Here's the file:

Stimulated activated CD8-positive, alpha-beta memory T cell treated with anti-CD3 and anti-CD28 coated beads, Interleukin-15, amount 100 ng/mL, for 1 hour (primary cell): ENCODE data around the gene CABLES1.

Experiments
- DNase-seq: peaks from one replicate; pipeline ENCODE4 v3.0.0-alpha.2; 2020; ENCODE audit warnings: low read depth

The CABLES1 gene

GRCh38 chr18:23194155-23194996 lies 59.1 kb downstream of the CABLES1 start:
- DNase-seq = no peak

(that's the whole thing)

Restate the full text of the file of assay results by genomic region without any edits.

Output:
Stimulated activated CD8-positive, alpha-beta memory T cell treated with anti-CD3 and anti-CD28 coated beads, Interleukin-15, amount 100 ng/mL, for 1 hour (primary cell): ENCODE data around the gene CABLES1.

Experiments
- DNase-seq: peaks from one replicate; pipeline ENCODE4 v3.0.0-alpha.2; 2020; ENCODE audit warnings: low read depth

The CABLES1 gene

GRCh38 chr18:23194155-23194996 lies 59.1 kb downstream of the CABLES1 start:
- DNase-seq = no peak